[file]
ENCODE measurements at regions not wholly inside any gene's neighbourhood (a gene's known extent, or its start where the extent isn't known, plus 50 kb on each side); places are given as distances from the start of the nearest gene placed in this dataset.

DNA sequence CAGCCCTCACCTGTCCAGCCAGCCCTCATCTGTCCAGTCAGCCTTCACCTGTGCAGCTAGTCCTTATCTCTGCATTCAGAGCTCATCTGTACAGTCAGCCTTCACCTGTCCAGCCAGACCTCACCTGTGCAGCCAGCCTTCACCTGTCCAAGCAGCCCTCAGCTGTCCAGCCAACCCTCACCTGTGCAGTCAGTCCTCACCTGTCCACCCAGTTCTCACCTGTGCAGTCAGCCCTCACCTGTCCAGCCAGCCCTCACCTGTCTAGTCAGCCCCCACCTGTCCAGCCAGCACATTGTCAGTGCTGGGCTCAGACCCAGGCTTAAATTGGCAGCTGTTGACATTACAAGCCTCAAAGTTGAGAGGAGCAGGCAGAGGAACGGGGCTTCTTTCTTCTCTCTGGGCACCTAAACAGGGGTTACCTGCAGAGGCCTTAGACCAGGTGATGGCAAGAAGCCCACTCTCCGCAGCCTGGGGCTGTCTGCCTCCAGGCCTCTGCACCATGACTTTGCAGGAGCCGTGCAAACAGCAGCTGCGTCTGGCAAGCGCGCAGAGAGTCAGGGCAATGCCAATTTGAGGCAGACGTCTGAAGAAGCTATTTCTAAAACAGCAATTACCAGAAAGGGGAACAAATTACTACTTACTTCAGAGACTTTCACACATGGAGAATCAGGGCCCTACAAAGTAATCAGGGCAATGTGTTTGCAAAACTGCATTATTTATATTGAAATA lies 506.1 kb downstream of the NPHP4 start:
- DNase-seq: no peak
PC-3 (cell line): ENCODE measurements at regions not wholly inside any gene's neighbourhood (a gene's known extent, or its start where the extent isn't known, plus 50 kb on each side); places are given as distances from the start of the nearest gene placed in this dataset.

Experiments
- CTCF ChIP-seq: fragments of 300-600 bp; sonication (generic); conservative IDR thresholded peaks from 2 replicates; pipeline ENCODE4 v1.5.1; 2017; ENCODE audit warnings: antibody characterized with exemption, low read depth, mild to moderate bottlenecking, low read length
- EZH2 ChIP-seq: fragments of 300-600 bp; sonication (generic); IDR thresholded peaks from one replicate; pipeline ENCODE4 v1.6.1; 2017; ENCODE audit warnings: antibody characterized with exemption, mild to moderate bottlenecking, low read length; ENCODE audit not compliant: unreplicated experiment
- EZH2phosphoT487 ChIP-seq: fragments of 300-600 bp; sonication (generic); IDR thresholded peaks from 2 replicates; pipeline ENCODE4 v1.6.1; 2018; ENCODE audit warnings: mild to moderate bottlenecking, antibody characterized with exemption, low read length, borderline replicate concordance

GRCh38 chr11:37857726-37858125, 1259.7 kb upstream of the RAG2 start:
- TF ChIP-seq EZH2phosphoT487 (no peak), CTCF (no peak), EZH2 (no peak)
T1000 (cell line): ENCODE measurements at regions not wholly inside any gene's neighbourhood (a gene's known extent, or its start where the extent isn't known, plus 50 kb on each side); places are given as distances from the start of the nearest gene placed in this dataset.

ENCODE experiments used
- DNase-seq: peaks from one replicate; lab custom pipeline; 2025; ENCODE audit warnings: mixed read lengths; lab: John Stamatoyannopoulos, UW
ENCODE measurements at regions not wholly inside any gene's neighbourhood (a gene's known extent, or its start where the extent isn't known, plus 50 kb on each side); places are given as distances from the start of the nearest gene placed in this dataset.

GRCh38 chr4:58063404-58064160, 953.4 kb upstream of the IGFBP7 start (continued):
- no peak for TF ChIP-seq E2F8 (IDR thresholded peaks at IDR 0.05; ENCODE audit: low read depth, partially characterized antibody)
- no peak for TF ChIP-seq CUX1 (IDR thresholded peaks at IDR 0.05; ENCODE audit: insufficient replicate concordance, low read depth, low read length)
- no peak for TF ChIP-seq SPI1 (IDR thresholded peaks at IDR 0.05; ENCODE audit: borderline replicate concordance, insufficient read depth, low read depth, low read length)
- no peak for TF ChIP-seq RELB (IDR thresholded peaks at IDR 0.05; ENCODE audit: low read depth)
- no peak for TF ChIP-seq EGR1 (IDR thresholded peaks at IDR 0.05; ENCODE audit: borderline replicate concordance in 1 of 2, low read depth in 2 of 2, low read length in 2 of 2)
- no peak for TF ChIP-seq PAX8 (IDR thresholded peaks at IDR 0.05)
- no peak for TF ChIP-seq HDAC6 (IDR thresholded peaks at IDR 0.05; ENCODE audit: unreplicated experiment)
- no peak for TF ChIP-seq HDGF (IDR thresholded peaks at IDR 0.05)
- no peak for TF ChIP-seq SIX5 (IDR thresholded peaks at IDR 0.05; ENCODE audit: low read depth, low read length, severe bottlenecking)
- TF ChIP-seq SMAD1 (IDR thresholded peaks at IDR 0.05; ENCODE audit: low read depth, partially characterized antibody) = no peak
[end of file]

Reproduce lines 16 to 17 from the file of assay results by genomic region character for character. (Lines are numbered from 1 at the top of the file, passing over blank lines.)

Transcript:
- no peak for TF ChIP-seq E2F8 (IDR thresholded peaks at IDR 0.05; ENCODE audit: low read depth, partially characterized antibody)
- no peak for TF ChIP-seq CUX1 (IDR thresholded peaks at IDR 0.05; ENCODE audit: insufficient replicate concordance, low read depth, low read length)